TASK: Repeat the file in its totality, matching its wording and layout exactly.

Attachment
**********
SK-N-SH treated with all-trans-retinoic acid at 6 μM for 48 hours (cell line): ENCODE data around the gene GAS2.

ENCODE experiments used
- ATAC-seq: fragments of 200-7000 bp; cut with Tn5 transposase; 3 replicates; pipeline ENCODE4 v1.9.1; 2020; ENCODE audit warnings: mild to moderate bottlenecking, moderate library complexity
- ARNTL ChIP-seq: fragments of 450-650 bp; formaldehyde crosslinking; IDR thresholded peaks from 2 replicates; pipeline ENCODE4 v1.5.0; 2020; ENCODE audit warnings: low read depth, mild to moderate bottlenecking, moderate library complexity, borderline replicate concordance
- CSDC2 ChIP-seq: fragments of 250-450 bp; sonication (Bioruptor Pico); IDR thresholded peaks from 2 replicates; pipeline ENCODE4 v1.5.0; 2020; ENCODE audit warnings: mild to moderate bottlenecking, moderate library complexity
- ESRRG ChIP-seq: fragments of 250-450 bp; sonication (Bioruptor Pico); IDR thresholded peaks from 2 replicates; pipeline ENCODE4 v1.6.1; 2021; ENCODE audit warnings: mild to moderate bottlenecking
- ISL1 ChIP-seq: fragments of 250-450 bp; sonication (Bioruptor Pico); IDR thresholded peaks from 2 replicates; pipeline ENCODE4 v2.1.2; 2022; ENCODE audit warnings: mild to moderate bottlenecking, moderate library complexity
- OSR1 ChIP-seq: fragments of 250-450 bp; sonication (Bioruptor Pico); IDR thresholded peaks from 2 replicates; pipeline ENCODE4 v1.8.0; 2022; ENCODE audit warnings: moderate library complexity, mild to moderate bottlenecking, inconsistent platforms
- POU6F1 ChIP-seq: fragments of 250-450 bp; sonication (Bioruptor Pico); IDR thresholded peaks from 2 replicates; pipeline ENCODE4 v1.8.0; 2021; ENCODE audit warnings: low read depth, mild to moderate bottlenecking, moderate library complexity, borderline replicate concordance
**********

SK-N-SH treated with all-trans-retinoic acid at 6 μM for 48 hours (cell line): ENCODE data around the gene GAS2.

ENCODE experiments used
- ATAC-seq: fragments of 200-7000 bp; cut with Tn5 transposase; 3 replicates; pipeline ENCODE4 v1.9.1; 2020; ENCODE audit warnings: mild to moderate bottlenecking, moderate library complexity
- ARNTL ChIP-seq: fragments of 450-650 bp; formaldehyde crosslinking; IDR thresholded peaks from 2 replicates; pipeline ENCODE4 v1.5.0; 2020; ENCODE audit warnings: low read depth, mild to moderate bottlenecking, moderate library complexity, borderline replicate concordance
- CSDC2 ChIP-seq: fragments of 250-450 bp; sonication (Bioruptor Pico); IDR thresholded peaks from 2 replicates; pipeline ENCODE4 v1.5.0; 2020; ENCODE audit warnings: mild to moderate bottlenecking, moderate library complexity
- ESRRG ChIP-seq: fragments of 250-450 bp; sonication (Bioruptor Pico); IDR thresholded peaks from 2 replicates; pipeline ENCODE4 v1.6.1; 2021; ENCODE audit warnings: mild to moderate bottlenecking
- ISL1 ChIP-seq: fragments of 250-450 bp; sonication (Bioruptor Pico); IDR thresholded peaks from 2 replicates; pipeline ENCODE4 v2.1.2; 2022; ENCODE audit warnings: mild to moderate bottlenecking, moderate library complexity
- OSR1 ChIP-seq: fragments of 250-450 bp; sonication (Bioruptor Pico); IDR thresholded peaks from 2 replicates; pipeline ENCODE4 v1.8.0; 2022; ENCODE audit warnings: moderate library complexity, mild to moderate bottlenecking, inconsistent platforms
- POU6F1 ChIP-seq: fragments of 250-450 bp; sonication (Bioruptor Pico); IDR thresholded peaks from 2 replicates; pipeline ENCODE4 v1.8.0; 2021; ENCODE audit warnings: low read depth, mild to moderate bottlenecking, moderate library complexity, borderline replicate concordance